What is it about?

This study is about the opinions of South Africans on heritable human genome editing (HHGE). The study used a deliberative public engagement (DPE) methodology, meaning that participants were informed about HHGE and discussions among them were facilitated to gain agreement.

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Why is it important?

This study is the first such study in Africa. The main results are: If HHGE is safe and effective, a very large majority of participants supported using it to prevent serious genetic health conditions and to promote immunity against illnesses such as TB and HIV/Aids, while significant majorities opposed allowing HHGE for enhancement, such as altering appearance and intelligence.


The critical issue during the deliberations was balancing health benefits and associated improvements in quality of life with unforeseen health risks such as loss of natural immunity. South Africans were not motivated by abstract concerns such as "preserving the human genome". They were more concerned with concrete issues, namely the seriousness of a health condition. Equal access to HHGE as a healthcare service was an important value for South Africans. It was also universally agreed that the South African government should allocate resources to promote scientific research into HHGE.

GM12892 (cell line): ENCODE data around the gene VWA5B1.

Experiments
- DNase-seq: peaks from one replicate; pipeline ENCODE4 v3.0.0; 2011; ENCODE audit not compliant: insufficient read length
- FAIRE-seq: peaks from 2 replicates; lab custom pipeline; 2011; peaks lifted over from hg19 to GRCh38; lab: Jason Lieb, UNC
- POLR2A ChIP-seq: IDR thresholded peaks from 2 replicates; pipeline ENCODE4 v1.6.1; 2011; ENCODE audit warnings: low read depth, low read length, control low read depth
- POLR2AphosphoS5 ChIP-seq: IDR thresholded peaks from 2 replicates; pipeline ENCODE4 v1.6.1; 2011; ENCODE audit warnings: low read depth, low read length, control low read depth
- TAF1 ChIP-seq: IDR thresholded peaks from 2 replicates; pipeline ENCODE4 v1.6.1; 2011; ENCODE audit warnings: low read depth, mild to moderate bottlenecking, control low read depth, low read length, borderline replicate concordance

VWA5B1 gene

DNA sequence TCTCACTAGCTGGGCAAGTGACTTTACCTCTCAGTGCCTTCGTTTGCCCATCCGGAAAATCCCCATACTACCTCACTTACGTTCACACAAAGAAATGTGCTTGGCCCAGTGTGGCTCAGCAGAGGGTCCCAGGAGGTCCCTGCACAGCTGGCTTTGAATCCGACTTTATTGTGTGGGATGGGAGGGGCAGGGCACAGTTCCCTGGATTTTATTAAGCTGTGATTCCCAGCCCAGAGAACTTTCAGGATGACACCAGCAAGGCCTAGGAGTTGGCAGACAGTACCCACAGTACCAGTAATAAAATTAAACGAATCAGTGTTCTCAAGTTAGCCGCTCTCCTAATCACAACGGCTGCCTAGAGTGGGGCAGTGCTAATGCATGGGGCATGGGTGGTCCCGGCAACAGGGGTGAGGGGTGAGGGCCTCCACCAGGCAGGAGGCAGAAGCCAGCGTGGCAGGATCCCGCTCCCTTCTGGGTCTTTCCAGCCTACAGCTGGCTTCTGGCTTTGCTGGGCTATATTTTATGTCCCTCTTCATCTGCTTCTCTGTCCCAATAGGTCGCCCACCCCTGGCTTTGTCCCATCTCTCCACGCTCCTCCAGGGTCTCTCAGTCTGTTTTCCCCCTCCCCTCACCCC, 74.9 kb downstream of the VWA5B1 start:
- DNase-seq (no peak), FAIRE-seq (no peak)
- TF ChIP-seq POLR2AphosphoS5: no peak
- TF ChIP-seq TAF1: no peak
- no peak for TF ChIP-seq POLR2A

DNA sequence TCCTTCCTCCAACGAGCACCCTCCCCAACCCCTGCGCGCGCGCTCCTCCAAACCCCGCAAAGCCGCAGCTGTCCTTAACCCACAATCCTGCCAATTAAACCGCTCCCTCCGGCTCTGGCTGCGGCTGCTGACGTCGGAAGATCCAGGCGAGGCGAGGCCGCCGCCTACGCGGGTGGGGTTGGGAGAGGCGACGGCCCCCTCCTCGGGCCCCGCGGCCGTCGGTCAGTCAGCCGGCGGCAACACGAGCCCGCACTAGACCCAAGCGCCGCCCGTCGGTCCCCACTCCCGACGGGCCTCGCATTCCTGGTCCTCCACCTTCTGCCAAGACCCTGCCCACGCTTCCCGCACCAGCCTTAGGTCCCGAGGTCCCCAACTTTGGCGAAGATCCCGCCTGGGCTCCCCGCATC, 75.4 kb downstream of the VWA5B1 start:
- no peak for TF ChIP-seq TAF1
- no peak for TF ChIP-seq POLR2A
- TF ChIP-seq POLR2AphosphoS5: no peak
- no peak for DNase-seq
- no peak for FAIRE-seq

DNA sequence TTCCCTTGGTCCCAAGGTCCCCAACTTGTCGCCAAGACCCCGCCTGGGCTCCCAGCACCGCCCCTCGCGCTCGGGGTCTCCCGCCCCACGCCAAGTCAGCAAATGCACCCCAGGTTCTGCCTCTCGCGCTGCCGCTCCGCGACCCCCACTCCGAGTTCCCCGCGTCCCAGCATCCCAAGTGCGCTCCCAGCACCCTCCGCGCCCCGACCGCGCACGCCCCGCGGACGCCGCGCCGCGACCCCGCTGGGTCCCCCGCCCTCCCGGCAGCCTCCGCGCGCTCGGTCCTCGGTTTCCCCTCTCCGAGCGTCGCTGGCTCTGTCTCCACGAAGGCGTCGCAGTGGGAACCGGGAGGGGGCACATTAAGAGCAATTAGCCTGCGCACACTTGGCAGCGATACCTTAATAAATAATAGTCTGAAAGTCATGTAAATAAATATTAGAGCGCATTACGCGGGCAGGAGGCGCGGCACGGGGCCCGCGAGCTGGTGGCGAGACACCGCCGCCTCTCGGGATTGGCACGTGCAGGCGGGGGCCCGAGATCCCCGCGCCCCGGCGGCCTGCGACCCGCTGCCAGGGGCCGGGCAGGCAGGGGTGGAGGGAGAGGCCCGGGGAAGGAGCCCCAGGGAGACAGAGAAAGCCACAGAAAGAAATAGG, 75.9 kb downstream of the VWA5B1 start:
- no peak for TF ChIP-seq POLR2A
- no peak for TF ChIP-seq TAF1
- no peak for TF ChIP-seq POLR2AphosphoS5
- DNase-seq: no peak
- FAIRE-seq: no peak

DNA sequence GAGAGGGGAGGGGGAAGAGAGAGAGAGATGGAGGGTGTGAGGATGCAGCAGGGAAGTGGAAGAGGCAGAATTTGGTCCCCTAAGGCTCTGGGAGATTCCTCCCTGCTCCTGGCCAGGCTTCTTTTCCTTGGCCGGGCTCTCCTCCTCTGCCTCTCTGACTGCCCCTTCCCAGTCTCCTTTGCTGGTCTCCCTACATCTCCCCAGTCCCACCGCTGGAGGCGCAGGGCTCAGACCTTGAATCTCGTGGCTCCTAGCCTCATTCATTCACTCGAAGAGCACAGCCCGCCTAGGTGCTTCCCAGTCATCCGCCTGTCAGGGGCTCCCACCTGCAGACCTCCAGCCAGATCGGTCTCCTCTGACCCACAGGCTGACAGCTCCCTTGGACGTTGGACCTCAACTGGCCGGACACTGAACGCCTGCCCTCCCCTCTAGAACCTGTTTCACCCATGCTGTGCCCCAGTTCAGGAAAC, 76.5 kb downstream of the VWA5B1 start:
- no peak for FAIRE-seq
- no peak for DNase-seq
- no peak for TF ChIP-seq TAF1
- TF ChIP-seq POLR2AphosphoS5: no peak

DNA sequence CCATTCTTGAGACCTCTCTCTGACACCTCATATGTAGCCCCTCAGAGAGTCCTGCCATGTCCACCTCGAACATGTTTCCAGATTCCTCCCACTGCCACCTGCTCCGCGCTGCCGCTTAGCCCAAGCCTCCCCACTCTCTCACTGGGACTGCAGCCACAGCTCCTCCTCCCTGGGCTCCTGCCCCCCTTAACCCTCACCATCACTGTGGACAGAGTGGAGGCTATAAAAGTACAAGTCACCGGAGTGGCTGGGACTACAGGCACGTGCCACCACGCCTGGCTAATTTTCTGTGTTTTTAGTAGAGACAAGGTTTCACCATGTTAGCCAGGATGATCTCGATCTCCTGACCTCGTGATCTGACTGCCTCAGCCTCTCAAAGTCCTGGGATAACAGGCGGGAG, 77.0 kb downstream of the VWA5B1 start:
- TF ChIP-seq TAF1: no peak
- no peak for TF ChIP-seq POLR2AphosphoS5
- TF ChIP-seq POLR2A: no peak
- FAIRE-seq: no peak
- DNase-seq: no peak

Donrich Thaldar
University of KwaZulu-Natal

Read the Original

This page is a summary of: A deliberative public engagement study on heritable human genome editing among South Africans: Study results, PLoS ONE, November 2022, PLOS, DOI: 10.1371/journal.pone.0275372.
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